4. Why would financial flows need to be aligned with low greenhouse gas emissions and climate-resilient development pathways?

Aligning financial flows with sustainable development will help scale up the financial flows that are required to strengthen the global call to action regarding the threat of climate change. Tackling climate change cannot only be done by providing financial assistance from developed to developing countries, but a more comprehensive transformation of finance has to be achieved, aligned with the global need to bring down our greenhouse gas emissions.

The goal here is, not only, to mobilise more green finance, for example for renewable energies, but it is also essential to shift finance away from brown investments, such as fossil fuels. This, however, requires a transition over time. Indeed, some of the most impactful investments are those made in companies and industries that are in the process of shifting to a less carbon-intensive mode.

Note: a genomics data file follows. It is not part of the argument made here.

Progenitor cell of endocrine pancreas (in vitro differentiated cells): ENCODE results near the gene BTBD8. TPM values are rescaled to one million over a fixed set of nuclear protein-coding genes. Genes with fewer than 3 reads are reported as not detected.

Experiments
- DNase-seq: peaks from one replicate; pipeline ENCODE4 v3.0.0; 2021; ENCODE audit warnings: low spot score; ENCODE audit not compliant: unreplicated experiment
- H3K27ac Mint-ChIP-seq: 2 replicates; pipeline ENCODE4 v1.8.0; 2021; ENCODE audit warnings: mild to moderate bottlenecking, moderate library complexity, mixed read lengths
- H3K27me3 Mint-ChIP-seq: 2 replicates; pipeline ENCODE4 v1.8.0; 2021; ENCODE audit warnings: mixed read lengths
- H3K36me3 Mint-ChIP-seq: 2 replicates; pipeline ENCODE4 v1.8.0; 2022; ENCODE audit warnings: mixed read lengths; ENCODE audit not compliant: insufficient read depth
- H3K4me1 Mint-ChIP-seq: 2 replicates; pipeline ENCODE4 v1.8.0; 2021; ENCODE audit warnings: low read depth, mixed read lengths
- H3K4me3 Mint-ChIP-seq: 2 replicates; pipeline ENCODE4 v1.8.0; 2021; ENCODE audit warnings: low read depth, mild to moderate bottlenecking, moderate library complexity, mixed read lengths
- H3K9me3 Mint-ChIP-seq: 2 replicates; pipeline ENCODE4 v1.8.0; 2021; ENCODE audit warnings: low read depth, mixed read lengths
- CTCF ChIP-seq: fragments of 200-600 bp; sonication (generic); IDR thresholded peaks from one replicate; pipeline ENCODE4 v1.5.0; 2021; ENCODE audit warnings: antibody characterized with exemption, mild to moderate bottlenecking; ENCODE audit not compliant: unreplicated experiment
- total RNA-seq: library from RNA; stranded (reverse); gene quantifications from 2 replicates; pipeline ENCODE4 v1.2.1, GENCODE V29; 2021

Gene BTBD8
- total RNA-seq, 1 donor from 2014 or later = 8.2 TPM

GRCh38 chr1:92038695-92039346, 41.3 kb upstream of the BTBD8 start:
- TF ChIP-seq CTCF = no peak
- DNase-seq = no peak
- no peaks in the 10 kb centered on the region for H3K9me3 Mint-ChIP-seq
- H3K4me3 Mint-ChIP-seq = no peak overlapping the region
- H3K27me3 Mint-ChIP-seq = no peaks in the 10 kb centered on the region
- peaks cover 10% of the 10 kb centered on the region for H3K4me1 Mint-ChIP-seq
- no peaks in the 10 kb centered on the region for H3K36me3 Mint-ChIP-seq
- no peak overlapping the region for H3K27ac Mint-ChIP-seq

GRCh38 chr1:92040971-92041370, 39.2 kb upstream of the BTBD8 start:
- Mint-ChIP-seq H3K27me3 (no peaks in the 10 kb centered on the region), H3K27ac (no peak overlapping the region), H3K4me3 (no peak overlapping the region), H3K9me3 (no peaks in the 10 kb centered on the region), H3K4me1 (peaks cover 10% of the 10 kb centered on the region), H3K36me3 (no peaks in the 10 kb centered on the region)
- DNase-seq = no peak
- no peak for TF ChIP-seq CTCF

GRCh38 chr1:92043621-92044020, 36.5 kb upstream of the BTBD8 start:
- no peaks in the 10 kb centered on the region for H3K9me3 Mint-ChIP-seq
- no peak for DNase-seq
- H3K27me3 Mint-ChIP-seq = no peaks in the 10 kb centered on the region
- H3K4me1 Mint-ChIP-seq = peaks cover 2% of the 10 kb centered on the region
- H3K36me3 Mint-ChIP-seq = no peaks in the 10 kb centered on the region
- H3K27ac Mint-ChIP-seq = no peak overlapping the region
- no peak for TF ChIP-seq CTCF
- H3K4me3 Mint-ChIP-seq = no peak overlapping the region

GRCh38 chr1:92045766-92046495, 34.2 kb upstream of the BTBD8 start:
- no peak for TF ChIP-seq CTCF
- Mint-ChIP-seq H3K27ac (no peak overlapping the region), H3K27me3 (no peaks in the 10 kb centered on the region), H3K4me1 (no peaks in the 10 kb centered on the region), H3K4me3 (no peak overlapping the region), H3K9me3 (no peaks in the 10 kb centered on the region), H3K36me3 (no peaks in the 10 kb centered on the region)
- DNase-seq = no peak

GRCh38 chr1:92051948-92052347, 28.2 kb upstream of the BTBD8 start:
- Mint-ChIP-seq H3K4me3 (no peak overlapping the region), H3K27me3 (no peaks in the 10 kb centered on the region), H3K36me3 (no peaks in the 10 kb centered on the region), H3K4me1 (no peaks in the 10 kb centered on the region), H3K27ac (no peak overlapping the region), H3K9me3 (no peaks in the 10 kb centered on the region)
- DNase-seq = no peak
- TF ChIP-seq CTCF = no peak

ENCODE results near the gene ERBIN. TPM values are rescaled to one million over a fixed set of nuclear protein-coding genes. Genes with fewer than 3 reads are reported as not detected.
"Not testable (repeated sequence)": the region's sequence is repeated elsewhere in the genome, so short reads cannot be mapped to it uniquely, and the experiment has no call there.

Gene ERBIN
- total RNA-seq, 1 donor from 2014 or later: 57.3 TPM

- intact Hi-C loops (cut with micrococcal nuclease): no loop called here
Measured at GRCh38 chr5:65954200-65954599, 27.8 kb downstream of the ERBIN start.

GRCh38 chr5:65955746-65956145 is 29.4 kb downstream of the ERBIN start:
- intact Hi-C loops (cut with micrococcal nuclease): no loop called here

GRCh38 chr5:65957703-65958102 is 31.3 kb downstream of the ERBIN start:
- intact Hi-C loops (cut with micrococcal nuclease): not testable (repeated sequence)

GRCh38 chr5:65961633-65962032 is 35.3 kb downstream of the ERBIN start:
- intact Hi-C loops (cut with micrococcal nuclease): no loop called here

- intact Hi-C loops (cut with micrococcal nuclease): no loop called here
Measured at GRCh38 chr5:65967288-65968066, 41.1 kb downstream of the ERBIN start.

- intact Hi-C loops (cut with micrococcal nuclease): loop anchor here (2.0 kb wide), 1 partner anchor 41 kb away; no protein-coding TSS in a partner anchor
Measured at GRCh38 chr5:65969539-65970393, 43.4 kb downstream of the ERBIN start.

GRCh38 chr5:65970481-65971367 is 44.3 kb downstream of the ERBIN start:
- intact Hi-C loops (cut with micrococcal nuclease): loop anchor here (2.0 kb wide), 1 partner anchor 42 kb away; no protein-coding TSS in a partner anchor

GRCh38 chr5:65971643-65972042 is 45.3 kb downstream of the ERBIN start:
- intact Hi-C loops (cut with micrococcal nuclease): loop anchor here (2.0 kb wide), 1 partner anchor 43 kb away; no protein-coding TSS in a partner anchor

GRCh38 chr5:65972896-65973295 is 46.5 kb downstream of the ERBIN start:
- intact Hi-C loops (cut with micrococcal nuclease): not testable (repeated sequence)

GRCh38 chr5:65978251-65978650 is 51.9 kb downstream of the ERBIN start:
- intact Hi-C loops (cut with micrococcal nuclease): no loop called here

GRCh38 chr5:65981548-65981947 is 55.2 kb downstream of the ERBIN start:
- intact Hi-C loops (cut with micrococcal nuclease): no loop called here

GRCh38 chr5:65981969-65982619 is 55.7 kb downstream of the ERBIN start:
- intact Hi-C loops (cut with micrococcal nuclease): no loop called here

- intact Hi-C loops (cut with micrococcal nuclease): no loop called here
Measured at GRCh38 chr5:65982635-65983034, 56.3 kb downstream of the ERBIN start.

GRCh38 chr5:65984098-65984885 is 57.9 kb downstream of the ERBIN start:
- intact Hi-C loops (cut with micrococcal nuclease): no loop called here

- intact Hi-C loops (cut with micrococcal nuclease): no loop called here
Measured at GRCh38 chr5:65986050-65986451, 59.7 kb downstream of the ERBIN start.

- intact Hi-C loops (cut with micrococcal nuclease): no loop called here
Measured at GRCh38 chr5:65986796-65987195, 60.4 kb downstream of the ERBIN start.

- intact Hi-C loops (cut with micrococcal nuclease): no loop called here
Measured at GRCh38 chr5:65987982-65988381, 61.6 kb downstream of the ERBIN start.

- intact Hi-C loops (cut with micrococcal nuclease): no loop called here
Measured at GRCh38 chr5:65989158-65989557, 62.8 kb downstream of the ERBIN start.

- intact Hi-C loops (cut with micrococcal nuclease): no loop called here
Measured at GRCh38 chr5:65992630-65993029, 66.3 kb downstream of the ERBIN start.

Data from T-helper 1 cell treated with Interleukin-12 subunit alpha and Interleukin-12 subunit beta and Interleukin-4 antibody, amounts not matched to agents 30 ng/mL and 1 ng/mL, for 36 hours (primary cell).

5. What are useful tips for individuals who want to improve or neutralise their environmental footprint of their finances?

Useful tips: 

If you who want to improve or neutralize the environmental footprint of your finances you can take some of the following steps:

  • Assess your current portfolio:   Take a closer look at the environmental impact of current investments and, notably with your advisers, look for ways to minimize negative impacts and maximize positive impacts.